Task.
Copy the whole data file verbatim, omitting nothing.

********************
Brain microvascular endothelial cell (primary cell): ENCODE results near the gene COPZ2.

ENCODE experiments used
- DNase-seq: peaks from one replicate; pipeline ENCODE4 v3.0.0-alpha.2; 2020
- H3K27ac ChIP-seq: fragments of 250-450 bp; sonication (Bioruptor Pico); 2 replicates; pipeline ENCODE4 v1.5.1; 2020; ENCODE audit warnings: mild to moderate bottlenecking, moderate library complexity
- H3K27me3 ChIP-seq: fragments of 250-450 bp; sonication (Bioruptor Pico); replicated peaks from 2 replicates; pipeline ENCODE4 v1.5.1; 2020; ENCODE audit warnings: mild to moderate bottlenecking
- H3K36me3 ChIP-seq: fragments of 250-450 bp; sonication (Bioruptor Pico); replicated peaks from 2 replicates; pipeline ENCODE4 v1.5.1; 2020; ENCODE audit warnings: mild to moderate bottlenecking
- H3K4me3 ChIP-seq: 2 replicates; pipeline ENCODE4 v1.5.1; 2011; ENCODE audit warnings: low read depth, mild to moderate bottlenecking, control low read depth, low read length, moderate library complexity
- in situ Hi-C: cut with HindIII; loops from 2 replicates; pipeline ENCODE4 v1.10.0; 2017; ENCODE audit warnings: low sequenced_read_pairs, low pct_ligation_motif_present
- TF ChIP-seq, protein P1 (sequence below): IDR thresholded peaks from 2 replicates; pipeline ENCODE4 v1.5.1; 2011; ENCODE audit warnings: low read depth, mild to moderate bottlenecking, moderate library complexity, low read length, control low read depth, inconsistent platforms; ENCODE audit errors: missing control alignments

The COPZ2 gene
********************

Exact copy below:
Brain microvascular endothelial cell (primary cell): ENCODE results near the gene COPZ2.

ENCODE experiments used
- DNase-seq: peaks from one replicate; pipeline ENCODE4 v3.0.0-alpha.2; 2020
- H3K27ac ChIP-seq: fragments of 250-450 bp; sonication (Bioruptor Pico); 2 replicates; pipeline ENCODE4 v1.5.1; 2020; ENCODE audit warnings: mild to moderate bottlenecking, moderate library complexity
- H3K27me3 ChIP-seq: fragments of 250-450 bp; sonication (Bioruptor Pico); replicated peaks from 2 replicates; pipeline ENCODE4 v1.5.1; 2020; ENCODE audit warnings: mild to moderate bottlenecking
- H3K36me3 ChIP-seq: fragments of 250-450 bp; sonication (Bioruptor Pico); replicated peaks from 2 replicates; pipeline ENCODE4 v1.5.1; 2020; ENCODE audit warnings: mild to moderate bottlenecking
- H3K4me3 ChIP-seq: 2 replicates; pipeline ENCODE4 v1.5.1; 2011; ENCODE audit warnings: low read depth, mild to moderate bottlenecking, control low read depth, low read length, moderate library complexity
- in situ Hi-C: cut with HindIII; loops from 2 replicates; pipeline ENCODE4 v1.10.0; 2017; ENCODE audit warnings: low sequenced_read_pairs, low pct_ligation_motif_present
- TF ChIP-seq, protein P1 (sequence below): IDR thresholded peaks from 2 replicates; pipeline ENCODE4 v1.5.1; 2011; ENCODE audit warnings: low read depth, mild to moderate bottlenecking, moderate library complexity, low read length, control low read depth, inconsistent platforms; ENCODE audit errors: missing control alignments

The COPZ2 gene